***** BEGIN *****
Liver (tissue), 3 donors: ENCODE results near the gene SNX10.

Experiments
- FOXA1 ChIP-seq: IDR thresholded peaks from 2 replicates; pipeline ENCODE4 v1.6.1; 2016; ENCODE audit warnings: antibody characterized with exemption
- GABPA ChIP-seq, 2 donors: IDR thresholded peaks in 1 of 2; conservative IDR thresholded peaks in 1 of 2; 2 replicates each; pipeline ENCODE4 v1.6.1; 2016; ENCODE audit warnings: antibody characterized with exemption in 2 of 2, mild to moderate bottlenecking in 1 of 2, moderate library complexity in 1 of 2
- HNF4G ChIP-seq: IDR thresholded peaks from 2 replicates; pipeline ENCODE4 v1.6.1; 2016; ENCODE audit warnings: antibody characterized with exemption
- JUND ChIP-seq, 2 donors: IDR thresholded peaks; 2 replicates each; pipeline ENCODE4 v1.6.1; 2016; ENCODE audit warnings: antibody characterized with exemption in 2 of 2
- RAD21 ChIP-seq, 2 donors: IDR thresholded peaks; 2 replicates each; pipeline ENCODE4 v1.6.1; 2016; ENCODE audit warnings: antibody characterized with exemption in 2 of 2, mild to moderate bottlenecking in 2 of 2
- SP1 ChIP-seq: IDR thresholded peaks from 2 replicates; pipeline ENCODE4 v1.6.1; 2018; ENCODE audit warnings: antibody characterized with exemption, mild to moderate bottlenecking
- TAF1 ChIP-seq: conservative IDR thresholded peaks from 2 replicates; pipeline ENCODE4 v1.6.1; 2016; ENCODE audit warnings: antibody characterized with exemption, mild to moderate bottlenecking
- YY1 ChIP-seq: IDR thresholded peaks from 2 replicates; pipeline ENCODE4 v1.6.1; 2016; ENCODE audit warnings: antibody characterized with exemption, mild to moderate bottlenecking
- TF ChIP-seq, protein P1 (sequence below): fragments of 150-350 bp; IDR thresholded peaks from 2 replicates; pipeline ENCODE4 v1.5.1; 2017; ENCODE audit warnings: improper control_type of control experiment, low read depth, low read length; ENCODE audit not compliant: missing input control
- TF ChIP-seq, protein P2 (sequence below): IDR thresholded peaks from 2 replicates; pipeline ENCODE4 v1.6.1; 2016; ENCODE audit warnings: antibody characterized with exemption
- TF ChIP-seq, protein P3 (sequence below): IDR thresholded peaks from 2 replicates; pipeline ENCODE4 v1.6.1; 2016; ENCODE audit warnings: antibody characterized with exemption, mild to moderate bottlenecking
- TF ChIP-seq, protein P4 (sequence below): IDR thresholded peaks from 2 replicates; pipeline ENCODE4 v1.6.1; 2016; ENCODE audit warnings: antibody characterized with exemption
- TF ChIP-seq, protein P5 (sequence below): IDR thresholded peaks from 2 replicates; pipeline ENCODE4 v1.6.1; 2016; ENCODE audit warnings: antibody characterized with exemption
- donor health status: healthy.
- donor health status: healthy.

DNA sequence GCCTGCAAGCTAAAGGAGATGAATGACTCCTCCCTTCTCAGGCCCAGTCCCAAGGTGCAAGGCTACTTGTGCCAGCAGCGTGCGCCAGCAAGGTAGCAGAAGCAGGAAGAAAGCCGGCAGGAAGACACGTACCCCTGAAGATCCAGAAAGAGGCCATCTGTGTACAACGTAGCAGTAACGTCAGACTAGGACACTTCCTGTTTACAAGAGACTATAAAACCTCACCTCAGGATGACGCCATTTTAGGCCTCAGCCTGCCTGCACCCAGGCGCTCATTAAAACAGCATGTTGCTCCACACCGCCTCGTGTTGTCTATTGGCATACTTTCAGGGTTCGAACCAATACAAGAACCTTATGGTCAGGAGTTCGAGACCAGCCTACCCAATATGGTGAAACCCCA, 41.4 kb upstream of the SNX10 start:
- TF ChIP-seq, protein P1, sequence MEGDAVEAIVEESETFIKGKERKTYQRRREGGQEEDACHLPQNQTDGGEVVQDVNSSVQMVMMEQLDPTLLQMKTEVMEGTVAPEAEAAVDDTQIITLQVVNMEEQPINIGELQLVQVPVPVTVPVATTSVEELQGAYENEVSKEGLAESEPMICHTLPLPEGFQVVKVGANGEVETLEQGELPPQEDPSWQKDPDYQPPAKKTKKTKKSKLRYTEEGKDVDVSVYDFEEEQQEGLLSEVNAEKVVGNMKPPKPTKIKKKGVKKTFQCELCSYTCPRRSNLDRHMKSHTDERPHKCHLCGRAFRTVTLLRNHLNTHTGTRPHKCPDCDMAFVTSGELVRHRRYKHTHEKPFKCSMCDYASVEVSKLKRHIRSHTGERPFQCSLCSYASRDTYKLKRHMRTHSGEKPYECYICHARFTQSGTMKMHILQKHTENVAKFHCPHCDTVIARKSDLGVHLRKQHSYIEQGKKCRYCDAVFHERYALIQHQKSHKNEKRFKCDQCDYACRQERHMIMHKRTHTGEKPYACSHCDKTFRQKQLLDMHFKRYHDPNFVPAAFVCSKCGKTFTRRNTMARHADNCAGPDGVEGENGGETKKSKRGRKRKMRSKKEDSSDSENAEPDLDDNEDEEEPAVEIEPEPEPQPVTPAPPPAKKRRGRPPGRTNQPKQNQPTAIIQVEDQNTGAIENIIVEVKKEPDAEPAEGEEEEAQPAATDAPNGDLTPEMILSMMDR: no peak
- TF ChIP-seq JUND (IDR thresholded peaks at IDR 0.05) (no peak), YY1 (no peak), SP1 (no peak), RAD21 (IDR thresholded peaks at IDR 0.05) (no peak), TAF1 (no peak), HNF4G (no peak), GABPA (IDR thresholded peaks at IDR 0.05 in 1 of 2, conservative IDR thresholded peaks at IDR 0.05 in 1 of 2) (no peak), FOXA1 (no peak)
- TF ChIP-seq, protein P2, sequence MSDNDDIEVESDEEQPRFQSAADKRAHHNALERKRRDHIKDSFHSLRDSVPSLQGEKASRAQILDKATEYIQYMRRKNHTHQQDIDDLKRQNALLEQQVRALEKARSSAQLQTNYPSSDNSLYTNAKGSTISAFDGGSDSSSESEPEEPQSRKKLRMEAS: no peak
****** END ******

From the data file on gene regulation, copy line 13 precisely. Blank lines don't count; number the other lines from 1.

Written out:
- TF ChIP-seq, protein P3 (sequence below): IDR thresholded peaks from 2 replicates; pipeline ENCODE4 v1.6.1; 2016; ENCODE audit warnings: antibody characterized with exemption, mild to moderate bottlenecking